The Discocare subpoenas were served on them a full two months before their eventual acquisition by Arthrocare.  Not only did management fail to disclose a possible investigation into the business, but they went out of their way to cover it up.  First, when allegations of possible misdoings by the spine unit were suggested, Arthrocare responded by buying back $75 million worth of stock without ever addressing the real issues.  Not more than 2 weeks later, the company spent another $25 million on the acquisition of Discocare without ever mentioning a current legal attack on their business model.  Considering the company only had $50 million in cash at the end of last quarter, they spent DOUBLE their cash attempting cover up their illegal business practices.

All along, CEO Baker and crew were telling Wall Street that any questions about their business models were just rumors made up by shortsellers.  Mr. Baker had numerous opportunities in the past two months to inform investors of this issue but instead he denied any investigation, leaving unacknowledged the existence of any pointed legal interrogatories from any insurance company.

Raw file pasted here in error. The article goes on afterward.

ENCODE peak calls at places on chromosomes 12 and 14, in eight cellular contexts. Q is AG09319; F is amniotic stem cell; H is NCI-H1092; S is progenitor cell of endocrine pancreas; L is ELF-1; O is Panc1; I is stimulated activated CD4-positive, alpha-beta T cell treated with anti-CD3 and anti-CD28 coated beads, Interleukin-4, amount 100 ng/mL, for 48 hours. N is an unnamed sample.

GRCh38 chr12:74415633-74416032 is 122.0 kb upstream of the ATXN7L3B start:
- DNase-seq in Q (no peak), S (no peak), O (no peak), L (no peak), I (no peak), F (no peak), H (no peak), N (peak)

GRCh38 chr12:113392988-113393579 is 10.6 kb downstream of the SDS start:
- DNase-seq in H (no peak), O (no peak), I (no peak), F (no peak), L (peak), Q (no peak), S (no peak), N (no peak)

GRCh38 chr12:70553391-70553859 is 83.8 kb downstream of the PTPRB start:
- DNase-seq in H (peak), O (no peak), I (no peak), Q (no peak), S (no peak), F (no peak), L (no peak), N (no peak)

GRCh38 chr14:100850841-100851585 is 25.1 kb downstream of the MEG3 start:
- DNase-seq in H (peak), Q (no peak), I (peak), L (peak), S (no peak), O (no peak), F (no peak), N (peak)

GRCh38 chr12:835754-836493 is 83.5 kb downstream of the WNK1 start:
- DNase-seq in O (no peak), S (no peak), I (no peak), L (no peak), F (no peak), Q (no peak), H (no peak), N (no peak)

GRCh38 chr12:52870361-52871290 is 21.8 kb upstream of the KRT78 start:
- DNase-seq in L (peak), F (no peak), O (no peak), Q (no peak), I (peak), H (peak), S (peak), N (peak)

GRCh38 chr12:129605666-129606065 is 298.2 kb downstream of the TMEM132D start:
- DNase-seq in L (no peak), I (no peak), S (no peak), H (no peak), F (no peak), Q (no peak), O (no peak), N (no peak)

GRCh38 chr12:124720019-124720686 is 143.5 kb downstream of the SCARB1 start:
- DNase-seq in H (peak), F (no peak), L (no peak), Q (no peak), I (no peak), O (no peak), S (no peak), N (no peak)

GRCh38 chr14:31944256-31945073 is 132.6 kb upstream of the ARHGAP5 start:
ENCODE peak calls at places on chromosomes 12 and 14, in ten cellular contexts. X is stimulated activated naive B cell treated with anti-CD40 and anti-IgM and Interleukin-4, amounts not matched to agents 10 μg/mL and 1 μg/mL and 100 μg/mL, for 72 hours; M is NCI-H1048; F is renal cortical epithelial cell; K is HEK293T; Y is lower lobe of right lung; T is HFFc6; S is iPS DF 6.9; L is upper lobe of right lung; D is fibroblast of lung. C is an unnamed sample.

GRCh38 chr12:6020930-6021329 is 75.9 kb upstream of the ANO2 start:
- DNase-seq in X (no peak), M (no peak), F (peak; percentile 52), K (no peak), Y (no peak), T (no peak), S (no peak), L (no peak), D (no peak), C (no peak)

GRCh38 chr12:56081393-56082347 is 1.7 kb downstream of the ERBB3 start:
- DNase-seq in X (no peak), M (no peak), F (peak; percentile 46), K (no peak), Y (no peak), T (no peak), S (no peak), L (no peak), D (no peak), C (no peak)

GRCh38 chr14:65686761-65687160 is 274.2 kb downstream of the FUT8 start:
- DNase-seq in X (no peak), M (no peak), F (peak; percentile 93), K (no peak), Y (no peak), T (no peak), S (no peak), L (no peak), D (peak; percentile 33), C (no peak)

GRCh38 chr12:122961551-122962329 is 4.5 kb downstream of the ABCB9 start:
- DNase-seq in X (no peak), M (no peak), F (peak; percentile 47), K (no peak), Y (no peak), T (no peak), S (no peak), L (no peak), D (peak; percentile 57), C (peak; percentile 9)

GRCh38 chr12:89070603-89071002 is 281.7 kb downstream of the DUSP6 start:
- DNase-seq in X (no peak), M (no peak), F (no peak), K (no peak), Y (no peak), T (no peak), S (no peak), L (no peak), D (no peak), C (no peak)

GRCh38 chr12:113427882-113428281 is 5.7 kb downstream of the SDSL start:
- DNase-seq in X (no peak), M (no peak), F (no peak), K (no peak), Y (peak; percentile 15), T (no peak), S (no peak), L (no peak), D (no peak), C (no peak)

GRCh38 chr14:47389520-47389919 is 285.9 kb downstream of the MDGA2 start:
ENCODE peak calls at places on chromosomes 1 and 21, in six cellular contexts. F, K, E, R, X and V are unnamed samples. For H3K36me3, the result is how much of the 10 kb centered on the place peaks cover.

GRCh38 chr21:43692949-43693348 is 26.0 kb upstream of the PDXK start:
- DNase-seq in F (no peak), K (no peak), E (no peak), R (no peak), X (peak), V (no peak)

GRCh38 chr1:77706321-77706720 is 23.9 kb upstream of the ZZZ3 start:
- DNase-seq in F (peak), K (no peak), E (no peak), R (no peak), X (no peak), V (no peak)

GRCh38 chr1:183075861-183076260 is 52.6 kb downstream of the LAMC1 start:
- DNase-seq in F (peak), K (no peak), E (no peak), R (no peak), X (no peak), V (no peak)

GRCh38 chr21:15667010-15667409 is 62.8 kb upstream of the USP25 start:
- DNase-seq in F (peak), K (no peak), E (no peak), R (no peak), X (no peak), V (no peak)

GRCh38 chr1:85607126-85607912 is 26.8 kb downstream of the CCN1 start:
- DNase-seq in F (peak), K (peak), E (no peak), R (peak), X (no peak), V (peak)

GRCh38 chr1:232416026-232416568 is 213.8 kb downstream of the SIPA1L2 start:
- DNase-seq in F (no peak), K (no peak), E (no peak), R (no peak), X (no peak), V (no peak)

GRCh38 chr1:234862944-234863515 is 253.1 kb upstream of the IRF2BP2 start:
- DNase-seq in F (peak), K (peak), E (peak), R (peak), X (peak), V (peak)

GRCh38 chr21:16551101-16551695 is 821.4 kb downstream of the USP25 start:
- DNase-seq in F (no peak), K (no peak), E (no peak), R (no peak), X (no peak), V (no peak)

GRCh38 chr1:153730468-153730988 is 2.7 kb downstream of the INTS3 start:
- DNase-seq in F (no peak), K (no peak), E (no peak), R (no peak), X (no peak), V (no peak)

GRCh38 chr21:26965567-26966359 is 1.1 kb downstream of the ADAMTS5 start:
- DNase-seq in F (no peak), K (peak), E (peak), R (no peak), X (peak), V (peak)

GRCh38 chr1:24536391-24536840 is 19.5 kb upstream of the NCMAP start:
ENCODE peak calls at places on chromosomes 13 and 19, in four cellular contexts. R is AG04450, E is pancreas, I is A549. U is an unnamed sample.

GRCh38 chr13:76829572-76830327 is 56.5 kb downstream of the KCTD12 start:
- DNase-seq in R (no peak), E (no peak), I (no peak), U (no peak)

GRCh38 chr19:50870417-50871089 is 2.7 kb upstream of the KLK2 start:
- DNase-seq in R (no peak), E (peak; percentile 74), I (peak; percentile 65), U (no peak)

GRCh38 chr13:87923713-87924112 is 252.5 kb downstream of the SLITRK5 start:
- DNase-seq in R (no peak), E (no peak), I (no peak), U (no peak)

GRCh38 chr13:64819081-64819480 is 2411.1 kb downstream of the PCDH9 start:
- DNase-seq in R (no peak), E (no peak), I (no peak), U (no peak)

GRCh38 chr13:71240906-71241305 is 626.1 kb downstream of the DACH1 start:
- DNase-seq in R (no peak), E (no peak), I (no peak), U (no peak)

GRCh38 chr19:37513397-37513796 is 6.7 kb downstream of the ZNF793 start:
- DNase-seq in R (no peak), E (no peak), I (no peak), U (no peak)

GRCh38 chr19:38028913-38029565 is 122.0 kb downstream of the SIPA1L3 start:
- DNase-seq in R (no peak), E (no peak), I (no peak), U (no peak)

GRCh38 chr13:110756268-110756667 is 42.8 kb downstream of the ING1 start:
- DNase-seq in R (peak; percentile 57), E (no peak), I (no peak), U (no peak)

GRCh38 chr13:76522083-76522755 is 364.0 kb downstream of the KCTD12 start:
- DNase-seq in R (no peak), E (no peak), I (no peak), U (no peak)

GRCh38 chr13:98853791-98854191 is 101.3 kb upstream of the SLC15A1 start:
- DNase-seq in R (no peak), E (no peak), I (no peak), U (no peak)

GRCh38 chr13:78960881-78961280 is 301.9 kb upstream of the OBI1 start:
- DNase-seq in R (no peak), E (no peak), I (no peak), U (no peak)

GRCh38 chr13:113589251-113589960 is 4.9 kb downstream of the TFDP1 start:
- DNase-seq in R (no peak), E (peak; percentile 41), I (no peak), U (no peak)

Arthrocare Subpoena…Hold on to your hats

Citron hates to editorialize that which needs no explanation.  The following subpoena is dated January 23, 2008.  Everything you are about to read is the inquiry of State Farm Insurance Company.  This is not an “ordinary course of business” inquiry, or just a random subpoena that goes to the legal department.  This subpoena is not only directed to the company but also subpoenas for deposition CEO Michael Baker and David Applegate, Vice President of the Arthrocare’s spine unit.